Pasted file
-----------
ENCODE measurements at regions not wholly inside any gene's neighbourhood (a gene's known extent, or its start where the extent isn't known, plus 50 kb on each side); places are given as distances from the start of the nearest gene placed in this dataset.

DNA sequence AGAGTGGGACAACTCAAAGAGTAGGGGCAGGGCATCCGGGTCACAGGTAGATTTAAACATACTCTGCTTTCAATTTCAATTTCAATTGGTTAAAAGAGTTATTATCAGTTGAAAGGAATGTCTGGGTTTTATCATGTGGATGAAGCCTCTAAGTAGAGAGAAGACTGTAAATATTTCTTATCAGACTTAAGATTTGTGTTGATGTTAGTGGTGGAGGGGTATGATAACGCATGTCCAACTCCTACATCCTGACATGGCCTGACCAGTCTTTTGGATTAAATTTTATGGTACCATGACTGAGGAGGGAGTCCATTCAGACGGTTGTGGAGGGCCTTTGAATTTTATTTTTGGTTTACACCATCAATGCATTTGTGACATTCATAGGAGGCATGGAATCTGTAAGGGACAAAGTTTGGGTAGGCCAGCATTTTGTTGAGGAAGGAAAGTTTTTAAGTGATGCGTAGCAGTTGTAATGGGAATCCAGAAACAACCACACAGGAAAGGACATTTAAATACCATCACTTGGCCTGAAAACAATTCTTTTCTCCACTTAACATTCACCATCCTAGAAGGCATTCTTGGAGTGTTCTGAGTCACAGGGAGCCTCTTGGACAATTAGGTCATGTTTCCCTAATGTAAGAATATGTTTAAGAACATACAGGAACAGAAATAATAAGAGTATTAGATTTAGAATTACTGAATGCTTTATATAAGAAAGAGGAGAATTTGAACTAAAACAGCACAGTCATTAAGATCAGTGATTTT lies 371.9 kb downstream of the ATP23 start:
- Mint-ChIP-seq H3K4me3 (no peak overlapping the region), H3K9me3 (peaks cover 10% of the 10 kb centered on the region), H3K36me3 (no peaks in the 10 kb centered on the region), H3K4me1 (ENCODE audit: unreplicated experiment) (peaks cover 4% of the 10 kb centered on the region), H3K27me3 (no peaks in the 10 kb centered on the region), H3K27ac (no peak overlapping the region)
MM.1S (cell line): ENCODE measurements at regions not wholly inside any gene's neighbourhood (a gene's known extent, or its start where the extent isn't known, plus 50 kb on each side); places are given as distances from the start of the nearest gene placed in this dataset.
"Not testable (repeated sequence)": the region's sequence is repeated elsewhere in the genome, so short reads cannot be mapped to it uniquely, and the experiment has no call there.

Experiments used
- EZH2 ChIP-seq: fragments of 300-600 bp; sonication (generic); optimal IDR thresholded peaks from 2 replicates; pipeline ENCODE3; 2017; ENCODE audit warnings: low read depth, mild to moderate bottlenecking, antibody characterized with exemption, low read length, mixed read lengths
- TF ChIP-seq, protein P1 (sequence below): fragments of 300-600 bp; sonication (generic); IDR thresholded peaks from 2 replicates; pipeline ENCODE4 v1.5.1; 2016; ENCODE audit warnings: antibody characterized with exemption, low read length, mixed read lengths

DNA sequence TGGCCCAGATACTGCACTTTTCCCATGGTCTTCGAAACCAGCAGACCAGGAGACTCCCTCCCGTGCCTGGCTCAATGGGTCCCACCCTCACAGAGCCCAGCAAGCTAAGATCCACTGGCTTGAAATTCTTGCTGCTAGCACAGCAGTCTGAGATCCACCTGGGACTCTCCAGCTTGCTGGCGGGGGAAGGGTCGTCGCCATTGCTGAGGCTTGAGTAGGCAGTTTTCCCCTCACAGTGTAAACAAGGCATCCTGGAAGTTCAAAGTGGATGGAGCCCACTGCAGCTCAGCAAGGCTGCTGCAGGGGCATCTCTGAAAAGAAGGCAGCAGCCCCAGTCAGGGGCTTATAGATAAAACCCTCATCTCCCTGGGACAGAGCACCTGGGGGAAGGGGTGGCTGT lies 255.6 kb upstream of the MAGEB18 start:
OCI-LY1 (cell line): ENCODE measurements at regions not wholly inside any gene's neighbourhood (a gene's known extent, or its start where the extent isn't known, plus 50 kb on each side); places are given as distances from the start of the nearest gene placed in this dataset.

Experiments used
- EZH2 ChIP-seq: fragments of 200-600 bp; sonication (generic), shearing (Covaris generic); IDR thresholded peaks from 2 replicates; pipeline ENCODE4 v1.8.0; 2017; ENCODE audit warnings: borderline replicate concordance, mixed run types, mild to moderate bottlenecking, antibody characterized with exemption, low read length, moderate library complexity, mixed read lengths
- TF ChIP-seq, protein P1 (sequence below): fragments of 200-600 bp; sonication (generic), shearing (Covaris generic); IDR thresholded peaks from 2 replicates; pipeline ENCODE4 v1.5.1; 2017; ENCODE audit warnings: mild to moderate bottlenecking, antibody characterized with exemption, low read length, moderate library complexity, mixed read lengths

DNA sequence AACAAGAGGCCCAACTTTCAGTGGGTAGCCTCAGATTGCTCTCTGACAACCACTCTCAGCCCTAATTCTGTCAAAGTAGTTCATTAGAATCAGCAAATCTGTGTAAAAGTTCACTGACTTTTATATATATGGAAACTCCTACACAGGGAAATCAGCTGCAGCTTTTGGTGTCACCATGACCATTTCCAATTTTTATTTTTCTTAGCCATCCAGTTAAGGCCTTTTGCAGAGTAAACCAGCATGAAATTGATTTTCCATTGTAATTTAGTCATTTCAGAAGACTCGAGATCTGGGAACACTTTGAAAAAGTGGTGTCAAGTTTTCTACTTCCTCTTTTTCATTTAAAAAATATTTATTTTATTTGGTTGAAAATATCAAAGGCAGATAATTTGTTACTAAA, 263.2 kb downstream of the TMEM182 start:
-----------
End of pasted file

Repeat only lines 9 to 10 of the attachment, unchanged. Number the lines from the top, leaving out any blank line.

DNA sequence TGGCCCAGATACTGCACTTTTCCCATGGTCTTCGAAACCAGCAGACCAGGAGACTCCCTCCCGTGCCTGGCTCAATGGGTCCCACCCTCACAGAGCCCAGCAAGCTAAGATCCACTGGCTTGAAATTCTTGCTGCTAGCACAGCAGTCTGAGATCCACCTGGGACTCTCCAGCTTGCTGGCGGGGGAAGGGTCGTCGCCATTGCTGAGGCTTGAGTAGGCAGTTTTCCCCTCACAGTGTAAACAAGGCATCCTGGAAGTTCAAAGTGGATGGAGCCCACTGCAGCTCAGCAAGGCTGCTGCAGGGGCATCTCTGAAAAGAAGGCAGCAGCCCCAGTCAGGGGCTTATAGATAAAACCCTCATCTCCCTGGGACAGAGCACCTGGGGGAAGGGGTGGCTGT lies 255.6 kb upstream of the MAGEB18 start:
OCI-LY1 (cell line): ENCODE measurements at regions not wholly inside any gene's neighbourhood (a gene's known extent, or its start where the extent isn't known, plus 50 kb on each side); places are given as distances from the start of the nearest gene placed in this dataset.